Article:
On the same day that George Floyd’s life was celebrated with a magnificent eulogy by Reverend Al Sharpton, which was also the day after we learned that another black man had his neck crushed by police officers in Tacoma, which was also the day we learned that one of the men who hunted down a black jogger in Atlanta sent that young man from this world with a racial slur, President Trump tweeted a letter from one of his former lawyers, John Dowd, that called the peaceful protesters in front of the White House “terrorists”.
Just as we think that our president has reached the nadir of his creeping authoritarianism, he goes further. Trump is a hater; the list of his hates is long and varied — Muslims to Mexicans to Media to Murkowski to Mitt. On and on it goes. But calling peaceful protesters exercising their constitutional rights to dissent “terrorists” is a whole new, ominous page from the authoritarian playbook.
Let’s start with the rehabilitation of John Dowd. He was in there somewhere after Michael Cohen and Mark Kasowitz and Don McGahn and Ty Cobb, but before Giuliani and diGenova and Cipollone and Dershowitz. Dowd was the guy shouting about the investigation at lunch at that fancy restaurant near the White House. He was the guy who resigned (or left by “mutual agreement”) shortly after he told Robert Mueller why he was trying to keep the president from testifying: “I’m not going to sit there and let him look like an idiot. And you publish that transcript, because everything leaks in Washington, and the guys overseas are going to say, ‘I told you he was an idiot. I told you he was a goddamn dumbbell. What are we dealing with this idiot for?’” He then told Trump, as Bob Woodward reported in his book, “Don’t testify. It’s either that or an orange jumpsuit” for perjury.
Trump told Dowd, “I’ll be a real good witness.”
“You are not a good witness,” Dowd replied, and left the next day.
Now, in Trump’s telling, Dowd is a “Super Star lawyer” and “respected Marine.” Dowd, a retired captain, was responding to the statement of retired four-star James Mattis; but in Trump World, the supportive Dowd outranks not only Mattis but the host of four stars speaking out in grave fear for the preservation of our constitutional order and the misuse of the military in the “domestic battlespace,” i.e. against the American people.
Terrorism is real and not a term to be thrown around lightly. When 19 hijackers flew airplanes into the World Trade Center and the Pentagon and killed 3,000 innocent people, that was terrorism. When Timothy McVeigh blew up the Murrah Building in Oklahoma City and killed 168 innocent people, that was terrorism. Terrorism is defined in the United States Code, divided into international and domestic terrorism. Domestic terrorism “involves acts dangerous to human life that are a violation of the criminal laws of the United States or of any State; that appear to be intended to intimidate or coerce a civilian population; to influence the policy of a government by intimidation or coercion; or to affect the conduct of a government by mass destruction, assassination, or kidnapping.” By any definition, there was no terrorism on the part of these protesters.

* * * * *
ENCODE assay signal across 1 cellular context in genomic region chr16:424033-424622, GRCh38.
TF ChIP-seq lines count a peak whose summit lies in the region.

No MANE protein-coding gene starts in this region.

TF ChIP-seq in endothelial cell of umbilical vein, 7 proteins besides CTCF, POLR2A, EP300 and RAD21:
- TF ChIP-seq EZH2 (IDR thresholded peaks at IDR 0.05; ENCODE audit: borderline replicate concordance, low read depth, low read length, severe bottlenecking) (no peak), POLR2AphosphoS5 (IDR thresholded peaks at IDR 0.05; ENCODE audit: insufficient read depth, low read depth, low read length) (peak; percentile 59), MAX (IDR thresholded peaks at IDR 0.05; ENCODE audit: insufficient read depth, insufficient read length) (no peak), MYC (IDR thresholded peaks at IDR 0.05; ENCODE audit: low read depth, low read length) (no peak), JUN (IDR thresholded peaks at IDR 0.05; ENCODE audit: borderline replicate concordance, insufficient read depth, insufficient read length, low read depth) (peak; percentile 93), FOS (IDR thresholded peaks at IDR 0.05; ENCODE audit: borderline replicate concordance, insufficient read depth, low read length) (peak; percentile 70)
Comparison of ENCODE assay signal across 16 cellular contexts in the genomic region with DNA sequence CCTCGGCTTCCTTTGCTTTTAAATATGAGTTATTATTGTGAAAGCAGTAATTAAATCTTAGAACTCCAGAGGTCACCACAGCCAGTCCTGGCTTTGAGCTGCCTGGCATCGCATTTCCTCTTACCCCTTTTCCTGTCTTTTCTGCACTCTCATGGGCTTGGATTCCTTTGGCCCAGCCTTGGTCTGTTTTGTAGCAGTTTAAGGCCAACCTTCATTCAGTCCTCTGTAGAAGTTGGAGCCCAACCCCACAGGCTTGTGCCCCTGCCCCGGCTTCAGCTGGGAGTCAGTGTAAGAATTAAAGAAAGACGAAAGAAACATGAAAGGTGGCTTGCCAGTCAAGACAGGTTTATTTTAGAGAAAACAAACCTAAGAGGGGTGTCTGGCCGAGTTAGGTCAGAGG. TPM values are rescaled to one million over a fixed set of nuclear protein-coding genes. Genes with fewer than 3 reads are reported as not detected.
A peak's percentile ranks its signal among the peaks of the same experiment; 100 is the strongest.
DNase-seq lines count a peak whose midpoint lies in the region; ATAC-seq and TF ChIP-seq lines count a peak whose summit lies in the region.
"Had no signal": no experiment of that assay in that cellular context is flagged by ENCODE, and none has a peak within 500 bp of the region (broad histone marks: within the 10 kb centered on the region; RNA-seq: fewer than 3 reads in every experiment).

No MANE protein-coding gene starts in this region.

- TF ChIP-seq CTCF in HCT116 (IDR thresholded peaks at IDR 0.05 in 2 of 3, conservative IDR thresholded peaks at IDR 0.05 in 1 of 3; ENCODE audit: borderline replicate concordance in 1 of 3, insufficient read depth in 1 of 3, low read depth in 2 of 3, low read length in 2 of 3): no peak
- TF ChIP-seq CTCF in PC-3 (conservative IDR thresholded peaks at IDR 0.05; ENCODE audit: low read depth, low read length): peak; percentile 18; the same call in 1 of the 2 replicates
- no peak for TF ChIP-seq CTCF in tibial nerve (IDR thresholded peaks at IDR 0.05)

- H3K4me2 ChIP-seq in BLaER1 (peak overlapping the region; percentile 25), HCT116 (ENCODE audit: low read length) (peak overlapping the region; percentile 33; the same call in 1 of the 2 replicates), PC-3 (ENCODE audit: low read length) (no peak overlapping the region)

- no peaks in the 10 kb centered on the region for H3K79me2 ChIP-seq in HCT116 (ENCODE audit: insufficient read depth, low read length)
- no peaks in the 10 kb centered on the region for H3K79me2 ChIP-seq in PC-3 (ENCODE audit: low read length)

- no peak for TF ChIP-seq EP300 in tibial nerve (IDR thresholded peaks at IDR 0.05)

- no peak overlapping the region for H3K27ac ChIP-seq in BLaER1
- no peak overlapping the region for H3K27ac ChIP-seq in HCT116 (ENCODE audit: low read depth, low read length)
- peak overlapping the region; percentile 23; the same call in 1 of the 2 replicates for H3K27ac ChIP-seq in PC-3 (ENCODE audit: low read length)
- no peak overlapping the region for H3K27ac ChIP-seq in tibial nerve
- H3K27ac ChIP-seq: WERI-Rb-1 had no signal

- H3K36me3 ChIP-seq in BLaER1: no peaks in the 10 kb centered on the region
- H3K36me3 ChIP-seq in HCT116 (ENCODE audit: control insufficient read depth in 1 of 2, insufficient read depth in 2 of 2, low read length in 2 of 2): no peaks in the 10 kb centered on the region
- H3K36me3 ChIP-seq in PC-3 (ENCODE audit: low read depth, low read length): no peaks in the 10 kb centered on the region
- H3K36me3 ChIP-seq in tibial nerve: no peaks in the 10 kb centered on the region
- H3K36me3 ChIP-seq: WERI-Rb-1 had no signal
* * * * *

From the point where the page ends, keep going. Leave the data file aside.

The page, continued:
John Dowd was not at the peaceful protest in Lafayette Park on Monday, but presumably he could watch it on television. Before the curfew began, mounted police and riot police shot tear gas and forcibly moved the protesters off H Street so that the space could be cleared for a photo opportunity. You can replay the footage as much as you want. Breaching a curfew, which did not happen in any event, is not “intimidation or coercion” through acts dangerous to human life. And looters, who were not part of that demonstration in any attempt, are opportunistic criminals without any agenda to coerce policy. The only coercion and intimidation that occurred on that day was ordered against civilians by Attorney General Barr.
Thankfully, none of those peaceful protesters was severely injured or killed, at least that day. No one was charged with terrorism. But there are precedents for equating protest with terrorism and they are terrifying.
Last week I filed a case under the Torture Victim Protection Act on behalf of a peaceful protester in Egypt who was shot and tortured for two years for blogging about a massacre. The case was brought against the former Egyptian prime minister, who now lives in the US and is a senior official of the International Monetary Fund. What was my client charged with in Egypt and sentenced to life in prison? Terrorism.
This week, President Duterte of the Philippines is signing a law that allows dissenters to be charged with terrorism. Putin regularly prosecutes left-wing opponents for membership in non-existent “terrorist organizations,” unless he has them murdered first. Orban in Hungary; Ortega in Nicaragua; Erdogan in Turkey — they and others equate dissent with terrorism. Over time, this big lie inures civil society to the distinction and the torture dungeons fill up, as they did in Argentina and Chile and Cambodia and Uganda and the Soviet Union.
Mr Dowd, you were right the first time. Trump can’t tell the truth and the more the world sees, the more they view him as an idiot. When he and his henchmen cleared H Street, they were lying again; the world was watching and they were not fighting terrorism.
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